Troubled Puerto Rico power utility says it has agreement with lenders to delay debt payments

The financially troubled power company in Puerto Rico said Monday that it reached an agreement with lenders to delay payments on its lines of credit, giving it some breathing room as it seeks to avoid a default that spook bond markets.

Under the agreement, the publicly owned Puerto Rico Electric Power Authority says it may delay payments through July 31 while it continues talks with lenders and looks for a longer term solution to problems that include deep debt and an overreliance on expensive fuel and out-of-date infrastructure.

"While PREPA faces certain financial challenges today, we are working hard to improve operations," Executive Director Juan Alicea Flores said, referring to the utility by its acronym in Spanish.

The utility has lines of credit totaling about $800 million with Citibank and Scotiabank and about $9 billion in outstanding debt, largely a result of years of borrowing to close deficits and meet expenses.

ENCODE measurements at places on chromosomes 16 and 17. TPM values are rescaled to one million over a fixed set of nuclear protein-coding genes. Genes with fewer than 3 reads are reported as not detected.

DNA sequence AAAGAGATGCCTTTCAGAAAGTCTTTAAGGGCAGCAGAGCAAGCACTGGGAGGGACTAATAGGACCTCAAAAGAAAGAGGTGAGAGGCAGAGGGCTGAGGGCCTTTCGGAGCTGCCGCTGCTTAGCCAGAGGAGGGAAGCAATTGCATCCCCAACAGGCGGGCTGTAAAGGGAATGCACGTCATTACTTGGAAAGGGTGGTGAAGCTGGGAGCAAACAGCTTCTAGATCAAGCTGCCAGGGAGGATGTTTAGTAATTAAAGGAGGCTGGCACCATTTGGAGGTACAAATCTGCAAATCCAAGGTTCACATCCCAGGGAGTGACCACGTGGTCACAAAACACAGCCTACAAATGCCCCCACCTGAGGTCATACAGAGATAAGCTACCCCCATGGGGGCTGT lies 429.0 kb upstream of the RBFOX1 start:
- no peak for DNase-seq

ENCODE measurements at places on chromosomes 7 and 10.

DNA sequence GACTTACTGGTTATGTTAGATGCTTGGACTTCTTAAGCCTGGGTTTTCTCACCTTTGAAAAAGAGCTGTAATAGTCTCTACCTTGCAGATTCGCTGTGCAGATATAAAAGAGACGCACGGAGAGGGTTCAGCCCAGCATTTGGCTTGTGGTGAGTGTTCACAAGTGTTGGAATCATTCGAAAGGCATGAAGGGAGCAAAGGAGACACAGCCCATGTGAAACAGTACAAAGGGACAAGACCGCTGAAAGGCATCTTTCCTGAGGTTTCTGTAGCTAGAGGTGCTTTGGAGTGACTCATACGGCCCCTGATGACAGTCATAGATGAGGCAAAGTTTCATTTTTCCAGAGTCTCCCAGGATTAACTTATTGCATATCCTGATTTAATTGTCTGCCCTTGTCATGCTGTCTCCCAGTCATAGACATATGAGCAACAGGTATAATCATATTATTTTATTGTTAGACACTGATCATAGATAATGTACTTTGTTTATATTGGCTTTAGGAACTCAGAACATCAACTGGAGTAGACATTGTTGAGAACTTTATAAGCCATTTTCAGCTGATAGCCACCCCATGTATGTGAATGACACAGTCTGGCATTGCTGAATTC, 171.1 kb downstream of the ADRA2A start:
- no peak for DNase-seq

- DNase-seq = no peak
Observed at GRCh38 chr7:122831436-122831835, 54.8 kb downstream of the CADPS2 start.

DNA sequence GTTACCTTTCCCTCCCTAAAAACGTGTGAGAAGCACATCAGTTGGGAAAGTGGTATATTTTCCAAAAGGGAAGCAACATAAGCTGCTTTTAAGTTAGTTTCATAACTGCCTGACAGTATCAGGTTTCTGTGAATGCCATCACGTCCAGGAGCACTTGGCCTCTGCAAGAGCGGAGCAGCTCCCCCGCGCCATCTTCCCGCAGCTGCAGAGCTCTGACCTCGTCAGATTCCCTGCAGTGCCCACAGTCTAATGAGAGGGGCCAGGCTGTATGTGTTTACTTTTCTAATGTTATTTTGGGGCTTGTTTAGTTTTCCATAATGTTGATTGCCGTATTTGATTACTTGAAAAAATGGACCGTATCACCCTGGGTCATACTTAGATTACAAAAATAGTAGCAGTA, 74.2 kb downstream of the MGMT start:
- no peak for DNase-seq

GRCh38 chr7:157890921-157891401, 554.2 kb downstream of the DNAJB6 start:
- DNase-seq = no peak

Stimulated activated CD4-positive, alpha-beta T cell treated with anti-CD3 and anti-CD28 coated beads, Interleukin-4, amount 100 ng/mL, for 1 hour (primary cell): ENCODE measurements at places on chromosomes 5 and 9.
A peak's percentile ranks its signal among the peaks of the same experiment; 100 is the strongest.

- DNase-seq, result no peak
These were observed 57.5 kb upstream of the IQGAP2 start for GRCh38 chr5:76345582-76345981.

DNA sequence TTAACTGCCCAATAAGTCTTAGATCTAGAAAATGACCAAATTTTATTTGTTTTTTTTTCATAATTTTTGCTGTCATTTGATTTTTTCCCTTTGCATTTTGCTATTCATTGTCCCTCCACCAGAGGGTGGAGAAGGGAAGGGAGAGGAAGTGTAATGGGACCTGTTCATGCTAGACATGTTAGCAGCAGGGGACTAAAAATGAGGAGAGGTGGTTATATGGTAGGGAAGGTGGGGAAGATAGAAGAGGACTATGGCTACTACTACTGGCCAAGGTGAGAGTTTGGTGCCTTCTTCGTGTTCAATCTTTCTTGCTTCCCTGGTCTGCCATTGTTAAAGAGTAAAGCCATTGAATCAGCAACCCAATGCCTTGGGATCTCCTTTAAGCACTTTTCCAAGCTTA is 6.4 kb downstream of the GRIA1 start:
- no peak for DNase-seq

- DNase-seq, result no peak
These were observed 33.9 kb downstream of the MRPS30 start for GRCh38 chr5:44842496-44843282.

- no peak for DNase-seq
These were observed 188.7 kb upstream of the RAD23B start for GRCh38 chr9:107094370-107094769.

PREPA, along with the publicly owned water utility and the highway and transportation agency, gained the ability to restructure debt in a process similar to bankruptcy under legislation approved in June by the government of the U.S. island territory. The law, which is being challenged in court, spooked investors and prompted downgrades of Puerto Rico debt.

The move to delay payments on the line of credit was expected. "It at least gives PREPA time to get its ducks in a row for a possible restructuring under the new law or the opportunity to organize meetings with bondholders to discuss a restructuring," said David Tawil, co-founder and portfolio manager of New York-based Maglan Capital.

PREPA's troubles are part of the broader economic problems in Puerto Rico, which is struggling with the combined effects of a shrinking economy and massive outstanding debt. The prices of Puerto Rico's widely held general obligation bonds have fallen sharply over the past year as investors worry about the island's ability to repay its long-term debt.

Collectively, the three publicly owned utilities account for about 40 percent of Puerto Rico's outstanding debt of more than $70 billion. The law granting the legal authority to restructure does not apply to the general obligation bonds, which have long been a widely held investment in the United States.